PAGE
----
Вы находитесь на странице: 1из 7

6/8/2019 Prepositions | Grammar Rules

Remembering Jane Straus | May 18, 1954—February 25, 2011


Author of the original Blue Book of Grammar and Punctuation

   E-NEWSLETTER SIGNUP

Custom Search 

SUBSCRIBE TO QUIZZES QUIZ SUBSCRIBER LOGIN

Search GrammarBook.com 

ORDER ENGLISH
ENGLISH GRAMMAR WRITIN
HOME THE QUIZZES USAGE
RULES BLOG SERVICE
BOOK VIDEOS

Instantly Check Your Writing


Eliminate grammar errors instantly & enhance your writing. Try now for free! Grammarly

Prepositions

More Grammar Rules: 

Instantly Check Your Writing


OPEN
Makes sure everything you type is easy to read and mistake-free. Try now!
Grammarly

Definition

A preposition is a word or set of words that indicates location (in, near, beside, on top of) or some other
relationship between a noun or pronoun and other parts of the sentence (about, after, besides, instead of,
in accordance with). A preposition isn't a preposition unless it goes with a related noun or pronoun, called
the object of the preposition.

Examples:
Let's meet before noon.

https://www.grammarbook.com/grammar/probPrep.asp 1/7
6/8/2019 Prepositions | Grammar Rules

Before is a preposition; noon is its object.

We've never met before.


There is no object; before is an adverb modifying met.

Rule 1. A preposition generally, but not always, goes before its noun or pronoun. One of the undying myths
of English grammar is that you may not end a sentence with a preposition. But look at the first example that
follows. No one should feel compelled to say, or even write, That is something with which I cannot agree.
Just do not use extra prepositions when the meaning is clear without them.

Correct: That is something I cannot agree with.

Correct: Where did you get this?

Incorrect: Where did you get this at?

Correct: How many of you can I depend on?

Correct: Where did he go?

Incorrect: Where did he go to?

Rule 2a. The preposition like means "similar to" or "similarly to." It should be followed by an object of the
preposition (noun, pronoun, noun phrase), not by a subject and verb. Rule of thumb: Avoid like when a verb
is involved.

Correct:
You look like your mother.
That is, you look similar to her. (Mother is the object of the preposition like.)

Incorrect:
You look like your mother does.
(Avoid like with noun + verb.)

Rule 2b. Instead of like, use as, as if, as though, or the way when following a comparison with a subject and
verb.

Correct: You look the way your mother does.

Incorrect: Do like I ask. (No one would say Do similarly to I ask.)

https://www.grammarbook.com/grammar/probPrep.asp 2/7
6/8/2019 Prepositions | Grammar Rules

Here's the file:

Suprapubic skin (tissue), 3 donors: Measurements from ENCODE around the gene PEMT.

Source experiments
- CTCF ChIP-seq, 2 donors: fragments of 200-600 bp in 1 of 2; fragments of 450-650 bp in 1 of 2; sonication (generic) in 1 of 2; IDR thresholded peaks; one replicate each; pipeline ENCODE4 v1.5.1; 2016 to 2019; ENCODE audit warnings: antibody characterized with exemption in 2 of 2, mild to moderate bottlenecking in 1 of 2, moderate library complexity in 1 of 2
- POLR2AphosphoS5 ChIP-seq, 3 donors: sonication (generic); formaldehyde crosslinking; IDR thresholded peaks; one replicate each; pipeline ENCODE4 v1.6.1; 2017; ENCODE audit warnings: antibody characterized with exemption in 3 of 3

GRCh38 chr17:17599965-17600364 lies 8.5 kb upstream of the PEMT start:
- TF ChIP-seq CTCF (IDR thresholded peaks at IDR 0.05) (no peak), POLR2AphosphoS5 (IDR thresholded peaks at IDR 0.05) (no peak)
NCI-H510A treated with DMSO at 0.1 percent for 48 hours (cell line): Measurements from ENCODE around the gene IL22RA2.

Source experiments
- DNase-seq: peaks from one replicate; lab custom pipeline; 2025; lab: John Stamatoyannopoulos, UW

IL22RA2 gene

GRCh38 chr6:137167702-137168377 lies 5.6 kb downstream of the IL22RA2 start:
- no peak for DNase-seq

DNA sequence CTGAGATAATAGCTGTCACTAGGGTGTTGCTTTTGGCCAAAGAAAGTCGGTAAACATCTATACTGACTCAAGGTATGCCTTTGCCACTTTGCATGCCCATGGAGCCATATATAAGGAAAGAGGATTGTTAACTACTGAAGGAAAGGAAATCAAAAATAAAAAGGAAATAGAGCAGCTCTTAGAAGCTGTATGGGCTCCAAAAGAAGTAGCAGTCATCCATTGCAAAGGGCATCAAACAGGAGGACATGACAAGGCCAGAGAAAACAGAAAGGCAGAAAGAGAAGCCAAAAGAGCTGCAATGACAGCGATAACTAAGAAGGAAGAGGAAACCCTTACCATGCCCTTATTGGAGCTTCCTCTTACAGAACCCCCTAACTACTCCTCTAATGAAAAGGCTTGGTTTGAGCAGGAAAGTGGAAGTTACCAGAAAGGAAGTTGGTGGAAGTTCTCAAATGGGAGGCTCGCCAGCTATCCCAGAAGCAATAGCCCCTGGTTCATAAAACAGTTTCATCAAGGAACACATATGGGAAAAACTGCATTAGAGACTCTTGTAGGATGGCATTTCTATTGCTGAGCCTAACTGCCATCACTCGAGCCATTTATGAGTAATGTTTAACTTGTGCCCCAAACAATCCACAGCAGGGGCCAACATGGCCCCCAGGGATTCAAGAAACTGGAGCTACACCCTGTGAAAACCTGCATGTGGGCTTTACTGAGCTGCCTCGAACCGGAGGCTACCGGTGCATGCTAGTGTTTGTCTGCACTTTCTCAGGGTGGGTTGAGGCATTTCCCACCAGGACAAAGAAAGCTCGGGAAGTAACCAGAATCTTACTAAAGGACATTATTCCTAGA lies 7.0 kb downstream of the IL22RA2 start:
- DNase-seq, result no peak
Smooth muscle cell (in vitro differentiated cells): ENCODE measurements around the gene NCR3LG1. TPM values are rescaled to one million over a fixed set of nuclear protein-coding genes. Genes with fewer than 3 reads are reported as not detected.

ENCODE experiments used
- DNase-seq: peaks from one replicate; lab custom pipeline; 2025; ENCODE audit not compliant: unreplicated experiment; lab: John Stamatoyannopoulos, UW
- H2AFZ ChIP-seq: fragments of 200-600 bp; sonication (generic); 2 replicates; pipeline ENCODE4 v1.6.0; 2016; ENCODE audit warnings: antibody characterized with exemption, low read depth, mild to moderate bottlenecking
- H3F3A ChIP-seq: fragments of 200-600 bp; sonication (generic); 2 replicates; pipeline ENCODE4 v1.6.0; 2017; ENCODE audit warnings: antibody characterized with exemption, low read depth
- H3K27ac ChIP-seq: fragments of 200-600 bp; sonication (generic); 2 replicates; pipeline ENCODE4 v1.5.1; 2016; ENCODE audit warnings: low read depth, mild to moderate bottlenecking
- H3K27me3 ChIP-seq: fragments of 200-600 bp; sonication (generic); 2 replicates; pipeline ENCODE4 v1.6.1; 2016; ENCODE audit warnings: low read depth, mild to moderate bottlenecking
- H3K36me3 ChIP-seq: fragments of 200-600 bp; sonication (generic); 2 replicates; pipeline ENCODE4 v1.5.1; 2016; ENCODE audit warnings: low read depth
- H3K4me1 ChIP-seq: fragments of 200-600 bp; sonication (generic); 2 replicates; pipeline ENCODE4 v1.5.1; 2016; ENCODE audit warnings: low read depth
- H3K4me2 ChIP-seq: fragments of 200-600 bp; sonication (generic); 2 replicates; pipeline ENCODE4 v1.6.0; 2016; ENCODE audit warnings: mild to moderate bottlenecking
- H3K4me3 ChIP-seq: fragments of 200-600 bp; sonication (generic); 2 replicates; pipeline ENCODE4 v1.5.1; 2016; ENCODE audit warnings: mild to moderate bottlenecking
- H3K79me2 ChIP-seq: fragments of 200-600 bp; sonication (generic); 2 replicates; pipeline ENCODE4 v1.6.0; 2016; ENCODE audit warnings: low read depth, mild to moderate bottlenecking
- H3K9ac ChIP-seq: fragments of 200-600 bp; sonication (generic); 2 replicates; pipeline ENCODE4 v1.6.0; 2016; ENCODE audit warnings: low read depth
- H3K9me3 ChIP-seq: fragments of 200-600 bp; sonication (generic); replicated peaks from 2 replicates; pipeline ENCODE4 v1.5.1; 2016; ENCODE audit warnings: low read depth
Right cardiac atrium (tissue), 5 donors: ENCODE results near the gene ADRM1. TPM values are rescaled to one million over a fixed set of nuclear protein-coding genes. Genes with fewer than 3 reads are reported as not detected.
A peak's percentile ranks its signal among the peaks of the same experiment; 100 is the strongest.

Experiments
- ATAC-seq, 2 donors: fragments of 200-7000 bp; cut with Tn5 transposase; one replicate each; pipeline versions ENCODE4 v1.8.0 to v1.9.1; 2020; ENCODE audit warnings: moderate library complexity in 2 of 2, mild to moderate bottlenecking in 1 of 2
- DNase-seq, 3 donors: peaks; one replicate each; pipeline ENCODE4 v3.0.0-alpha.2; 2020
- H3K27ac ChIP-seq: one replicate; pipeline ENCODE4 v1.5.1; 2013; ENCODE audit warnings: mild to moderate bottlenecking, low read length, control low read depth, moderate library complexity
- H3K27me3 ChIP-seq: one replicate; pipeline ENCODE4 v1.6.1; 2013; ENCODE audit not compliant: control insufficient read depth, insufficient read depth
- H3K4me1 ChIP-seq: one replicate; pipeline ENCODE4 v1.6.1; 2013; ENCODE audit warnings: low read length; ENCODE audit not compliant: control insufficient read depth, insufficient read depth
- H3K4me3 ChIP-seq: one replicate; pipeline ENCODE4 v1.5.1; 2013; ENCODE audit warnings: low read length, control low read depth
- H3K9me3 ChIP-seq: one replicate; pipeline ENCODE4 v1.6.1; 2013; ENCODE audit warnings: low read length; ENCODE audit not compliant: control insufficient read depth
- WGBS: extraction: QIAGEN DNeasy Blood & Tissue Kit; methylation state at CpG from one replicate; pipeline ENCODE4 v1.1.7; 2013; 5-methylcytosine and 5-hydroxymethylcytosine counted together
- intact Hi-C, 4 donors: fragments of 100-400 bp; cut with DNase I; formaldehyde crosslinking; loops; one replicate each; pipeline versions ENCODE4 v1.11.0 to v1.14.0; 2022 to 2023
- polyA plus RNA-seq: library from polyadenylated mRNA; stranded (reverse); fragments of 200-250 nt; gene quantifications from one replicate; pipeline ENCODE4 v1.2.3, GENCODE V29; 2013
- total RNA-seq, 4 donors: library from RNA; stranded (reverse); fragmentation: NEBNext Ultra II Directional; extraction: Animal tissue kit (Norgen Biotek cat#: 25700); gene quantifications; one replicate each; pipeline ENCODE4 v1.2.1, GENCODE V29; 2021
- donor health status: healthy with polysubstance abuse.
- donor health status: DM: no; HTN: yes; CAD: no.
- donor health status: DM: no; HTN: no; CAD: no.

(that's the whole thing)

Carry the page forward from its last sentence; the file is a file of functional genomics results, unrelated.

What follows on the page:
Correct: Do as I ask.

Incorrect: You look like you're angry.

Correct: You look as if you're angry. (OR as though)

Some speakers and writers, to avoid embarrassment, use as when they mean like. The following incorrect
sentence came from a grammar guide:

Incorrect: They are considered as any other English words.

Correct: They are considered as any other English words would be.

Correct: They are considered to be like any other English words.

Remember: like means "similar to" or "similarly to"; as means "in the same manner that." Rule of thumb: Do
not use as unless there is a verb involved.

Incorrect: I, as most people, try to use good grammar.

Correct: I, like most people, try to use good grammar.

Correct: I, as most people do, try to use good grammar.

NOTE

The rule distinguishing like from as, as if, as though, and the way is increasingly ignored, but English purists
still insist upon it.

Rule 3. The preposition of should never be used in place of the helping verb have.

Correct: I should have done it.

Incorrect: I should of done it.

See also COUPLE OF; OFF OF; OUT OF; OUTSIDE OF.

Rule 4. It is a good practice to follow different with the preposition from. Most traditionalists avoid different
than. Although it is an overstatement to call different than incorrect, it remains polarizing: A is different than
https://www.grammarbook.com/grammar/probPrep.asp 3/7
6/8/2019 Prepositions | Grammar Rules

B comes across as sloppy to a lot of literate readers. If you can replace different than with different from
without having to rewrite the rest of the sentence, why not do so?

Polarizing: You're different than I am.

Unchallengeable: You're different from me.

See also DIFFERENT FROM, DIFFERENT THAN.

Rule 5. Use into rather than in to express motion toward something. Use in to tell the location.

Correct: I swam in the pool.

Correct: I walked into the house.

Correct: I looked into the matter.

Incorrect: I dived in the water.

Correct: I dived into the water.

Incorrect: Throw it in the trash.

Correct: Throw it into the trash.

ARE YOU READY FOR THE QUIZ?

PREPOSITIONS QUIZ 1 PREPOSITIONS QUIZ 2

https://www.grammarbook.com/grammar/probPrep.asp 4/7
6/8/2019 Prepositions | Grammar Rules

TOP FIVE GRAMMAR BLOG POSTS

Capitalization of Academic Degrees


Into vs. In to
Writing Dates and Times
Apostrophes with Words Ending in "s"
Titles of Books, Plays, Articles, etc.: Underline? Italics? Quotation Marks?

https://www.grammarbook.com/grammar/probPrep.asp 5/7
6/8/2019 Prepositions | Grammar Rules

GRAMMARBOOK.COM E-NEWSLETTER

Sign up to receive the FREE weekly GrammarBook.com E-Newsletter.

  

GRAMMAR TOOLS

Order the Book


English Rules
English Usage Videos
FREE Quizzes
Subscription Quizzes
Grammar Blog
GENERAL INFORMATION

About Jane Straus


Writing Services
Helpful Links
Advertise With Us
Contact Us
Privacy Policy

© 2018 GrammarBook.com

https://www.grammarbook.com/grammar/probPrep.asp 6/7
6/8/2019 Prepositions | Grammar Rules
M aterial created by Jane Straus and GrammarBook.com. Copyright by Jane Straus/GrammarBook.com.

https://www.grammarbook.com/grammar/probPrep.asp 7/7